My brother failed to thrive and was taken, attached to life support, on a two hour helicopter flight from Blythville Air Force Base in Arkansas to Tennessee. Seven weeks later, Dustin would be again transported by helicopter to Wilford Hall Ambulatory Surgical Center, a U.S. Air Force medical treatment facility in San Antonio, Texas. Something had gone wrong, something invisible until Dustin’s skin turned blue, something genetic - congenital. Mom met Dustin in Texas three days later. Her first conscious sight of her son, he was asleep behind thick glass in an isolation incubator with a four-inch intravenous needle protruding from his skull.

My father, Randy Bartz, was an Air Force Civil Engineer and returned to work after Dustin’s birth. Mom lived in Wilford Hall, sleeping in a parent room affiliated with the neonatal intensive care unit near Dustin. Dad kept me in Arkansas. The Air Force worked diligently to change Dad’s assignment so we could live as a family near Wilford Hall. I went to meet my brother in a moving truck packed with all our belongings.

I met Dustin when he was three months old. Dad had prepared me with multiple conversations about Dustin’s health and why Mom hadn’t been home lately. In all my memory, I’ve known Dustin would die before me; I was told that before I met him.

At the hospital, Dad and I were escorted to a changing room. The nurse pointed to a small blue scrub I’d wear to meet my brother. The front had a black Wilford Hall logo, a snake wrapped around a staff surrounded by lightning. Dad, with a military trained six foot frame and hairy arms, tenderly gathered my hair in a ponytail bun. The nurse made sure no hair protruded from under my hair net.

“Darcy, you need a mask. Our germs might harm Dustin.” Dad spoke with massive hands on my quivering shoulders. The nurse slid the mask over my nose and ensured a snug fit. Dad had tried to prepare me for this moment during our ten-hour road trip, but with the unfamiliar cloth restricting my breathing, the snake crest upon my chest – I was terrified. That changing room is vivid in my memory because that is when Dad’s conversations about “birth complications” and “disease” became tangible to a preschool girl.

Somehow though, my memories of meeting Dustin are clouded in positive comfort. I’ve kept a picture of the day I met Dustin:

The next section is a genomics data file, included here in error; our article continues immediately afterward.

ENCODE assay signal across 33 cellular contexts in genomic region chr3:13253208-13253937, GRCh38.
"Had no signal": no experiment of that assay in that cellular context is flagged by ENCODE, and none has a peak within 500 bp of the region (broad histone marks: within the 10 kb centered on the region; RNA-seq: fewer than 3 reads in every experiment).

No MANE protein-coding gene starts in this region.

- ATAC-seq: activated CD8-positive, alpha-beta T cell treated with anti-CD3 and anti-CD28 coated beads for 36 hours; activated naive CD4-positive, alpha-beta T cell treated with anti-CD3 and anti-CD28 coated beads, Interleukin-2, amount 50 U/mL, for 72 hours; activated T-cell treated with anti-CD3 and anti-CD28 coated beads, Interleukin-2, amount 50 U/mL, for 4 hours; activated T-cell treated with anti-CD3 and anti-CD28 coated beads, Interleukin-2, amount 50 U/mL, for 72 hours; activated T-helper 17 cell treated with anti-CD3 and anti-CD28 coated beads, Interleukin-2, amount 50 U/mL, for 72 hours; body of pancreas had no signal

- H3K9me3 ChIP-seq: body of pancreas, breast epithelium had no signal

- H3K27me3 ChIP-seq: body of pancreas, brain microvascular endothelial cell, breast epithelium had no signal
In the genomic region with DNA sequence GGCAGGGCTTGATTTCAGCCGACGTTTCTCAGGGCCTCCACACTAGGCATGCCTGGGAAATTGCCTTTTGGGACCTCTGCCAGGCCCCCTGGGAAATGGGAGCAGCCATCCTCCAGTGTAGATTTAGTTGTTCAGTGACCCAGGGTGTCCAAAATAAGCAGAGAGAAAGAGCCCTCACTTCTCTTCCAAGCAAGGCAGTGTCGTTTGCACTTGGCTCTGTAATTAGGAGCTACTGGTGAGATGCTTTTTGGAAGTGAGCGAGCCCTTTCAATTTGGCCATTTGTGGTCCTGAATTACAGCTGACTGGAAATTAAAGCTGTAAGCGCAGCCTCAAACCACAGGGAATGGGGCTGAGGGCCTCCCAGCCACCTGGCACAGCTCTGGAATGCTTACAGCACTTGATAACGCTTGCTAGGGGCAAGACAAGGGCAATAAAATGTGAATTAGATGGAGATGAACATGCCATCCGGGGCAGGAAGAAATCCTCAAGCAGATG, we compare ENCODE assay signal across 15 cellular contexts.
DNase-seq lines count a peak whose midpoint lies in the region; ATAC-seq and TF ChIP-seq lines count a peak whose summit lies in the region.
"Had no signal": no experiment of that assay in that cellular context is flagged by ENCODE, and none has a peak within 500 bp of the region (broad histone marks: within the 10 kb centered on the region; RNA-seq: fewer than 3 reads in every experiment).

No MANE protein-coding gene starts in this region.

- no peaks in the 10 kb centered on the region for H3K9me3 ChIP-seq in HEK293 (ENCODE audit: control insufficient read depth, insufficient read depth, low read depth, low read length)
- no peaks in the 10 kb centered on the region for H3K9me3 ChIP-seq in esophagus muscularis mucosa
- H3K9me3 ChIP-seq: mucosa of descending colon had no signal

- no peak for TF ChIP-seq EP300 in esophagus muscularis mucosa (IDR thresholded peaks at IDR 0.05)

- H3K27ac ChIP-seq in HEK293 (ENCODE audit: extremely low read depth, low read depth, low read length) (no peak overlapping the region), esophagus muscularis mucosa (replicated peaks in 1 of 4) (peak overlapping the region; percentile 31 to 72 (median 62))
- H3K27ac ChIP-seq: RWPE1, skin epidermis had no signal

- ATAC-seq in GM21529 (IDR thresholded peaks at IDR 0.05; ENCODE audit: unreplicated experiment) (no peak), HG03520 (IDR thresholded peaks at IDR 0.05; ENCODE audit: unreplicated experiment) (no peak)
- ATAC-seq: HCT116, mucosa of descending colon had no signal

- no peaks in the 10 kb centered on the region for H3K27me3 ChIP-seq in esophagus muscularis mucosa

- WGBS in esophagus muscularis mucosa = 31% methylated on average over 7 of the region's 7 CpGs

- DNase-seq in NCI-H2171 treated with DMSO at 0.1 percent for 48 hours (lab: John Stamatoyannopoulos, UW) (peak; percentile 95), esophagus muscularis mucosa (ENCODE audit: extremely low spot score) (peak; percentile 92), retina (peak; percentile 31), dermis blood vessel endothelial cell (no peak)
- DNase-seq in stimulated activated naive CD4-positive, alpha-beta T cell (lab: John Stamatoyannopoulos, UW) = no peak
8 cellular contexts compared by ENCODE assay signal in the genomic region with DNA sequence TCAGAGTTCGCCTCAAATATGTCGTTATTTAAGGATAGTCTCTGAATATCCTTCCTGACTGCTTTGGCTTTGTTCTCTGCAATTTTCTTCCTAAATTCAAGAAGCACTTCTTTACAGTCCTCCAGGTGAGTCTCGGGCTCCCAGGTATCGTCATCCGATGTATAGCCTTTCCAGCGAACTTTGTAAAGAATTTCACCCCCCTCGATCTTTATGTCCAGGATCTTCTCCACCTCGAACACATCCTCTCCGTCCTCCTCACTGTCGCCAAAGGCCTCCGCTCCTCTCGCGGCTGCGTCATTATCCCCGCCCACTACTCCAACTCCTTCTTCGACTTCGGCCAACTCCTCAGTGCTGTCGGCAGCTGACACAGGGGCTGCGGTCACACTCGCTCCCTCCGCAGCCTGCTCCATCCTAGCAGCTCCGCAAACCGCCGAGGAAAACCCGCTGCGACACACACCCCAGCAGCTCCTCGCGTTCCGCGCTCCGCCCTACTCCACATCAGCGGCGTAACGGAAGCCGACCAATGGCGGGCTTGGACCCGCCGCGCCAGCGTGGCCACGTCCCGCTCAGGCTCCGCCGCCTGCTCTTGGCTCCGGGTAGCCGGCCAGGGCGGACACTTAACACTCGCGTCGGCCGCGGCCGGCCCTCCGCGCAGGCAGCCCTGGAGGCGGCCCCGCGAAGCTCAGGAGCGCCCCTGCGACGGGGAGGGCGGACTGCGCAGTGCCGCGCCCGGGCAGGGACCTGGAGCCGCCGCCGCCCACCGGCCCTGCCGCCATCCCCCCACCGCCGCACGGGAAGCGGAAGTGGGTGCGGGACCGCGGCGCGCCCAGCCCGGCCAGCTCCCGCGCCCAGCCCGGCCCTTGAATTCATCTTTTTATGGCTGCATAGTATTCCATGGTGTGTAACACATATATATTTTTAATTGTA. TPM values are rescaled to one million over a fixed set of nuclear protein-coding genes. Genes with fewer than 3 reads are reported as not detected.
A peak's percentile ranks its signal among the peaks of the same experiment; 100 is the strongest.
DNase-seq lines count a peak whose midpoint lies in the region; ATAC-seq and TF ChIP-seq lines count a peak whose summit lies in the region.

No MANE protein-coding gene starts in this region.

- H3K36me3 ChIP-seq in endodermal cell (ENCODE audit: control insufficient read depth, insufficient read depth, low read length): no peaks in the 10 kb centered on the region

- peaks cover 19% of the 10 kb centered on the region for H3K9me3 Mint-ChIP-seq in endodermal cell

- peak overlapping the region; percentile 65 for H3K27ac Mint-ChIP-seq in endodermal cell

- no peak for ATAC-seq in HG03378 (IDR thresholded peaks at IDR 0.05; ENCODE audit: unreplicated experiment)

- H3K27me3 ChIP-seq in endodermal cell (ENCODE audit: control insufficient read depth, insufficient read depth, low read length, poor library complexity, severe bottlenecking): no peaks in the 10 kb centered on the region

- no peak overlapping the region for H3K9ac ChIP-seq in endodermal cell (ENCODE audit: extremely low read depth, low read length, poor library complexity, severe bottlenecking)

In the picture’s center, I sit on Dad’s lap. The mask covers my mouth, but my squinted eyes are smiling. The neckline of my too-large blue scrub dips below my sternum, revealing the pink and white stripes of my shirt. The hair net is almost as wide as my shoulders. Dad is dressed in a striped button up shirt with a crisp collar. His yellow disposable smock is too small. His dark brown mustache is freshly trimmed and his hair cut to military regulations. Years of physical training have made his long neck broad and sturdy. Standard thick-rimmed military glasses sit on his nose as he looks towards Dustin’s hospital bed. He is whispering in my ear. Dad’s bulbous knuckles rest on my legs, and even with a snake logo over my heart, I look happy.

Dustin’s head dominates his body; his lax, droopy muscles seem to occupy space like baggy clothes on a thin frame. To build lung strength, Dustin received steroid injections. The weight gain clumped in his cheeks. Dustin’s high, wide forehead separates deep set brown eyes from his brow, shaved for the recently removed large IV protruding from his head while in the incubator.

An oxygen tube envelopes his face, the tight fit pushing his nose. Dustin’s open mouth has a triangular shape as his tongue protrudes slightly, a sign of orofacial dysfunction common in children with myotonic muscular dystrophy.

Atop the rail guard of Dustin’s hospital crib, my brother grips my hand with his pale fingers never exposed to the sun. Dad’s other hand is behind me, stroking his infant son’s head.

In the picture we look happy. We made the best of it. Mother took the picture. She isn’t in many pictures or memoires from that era.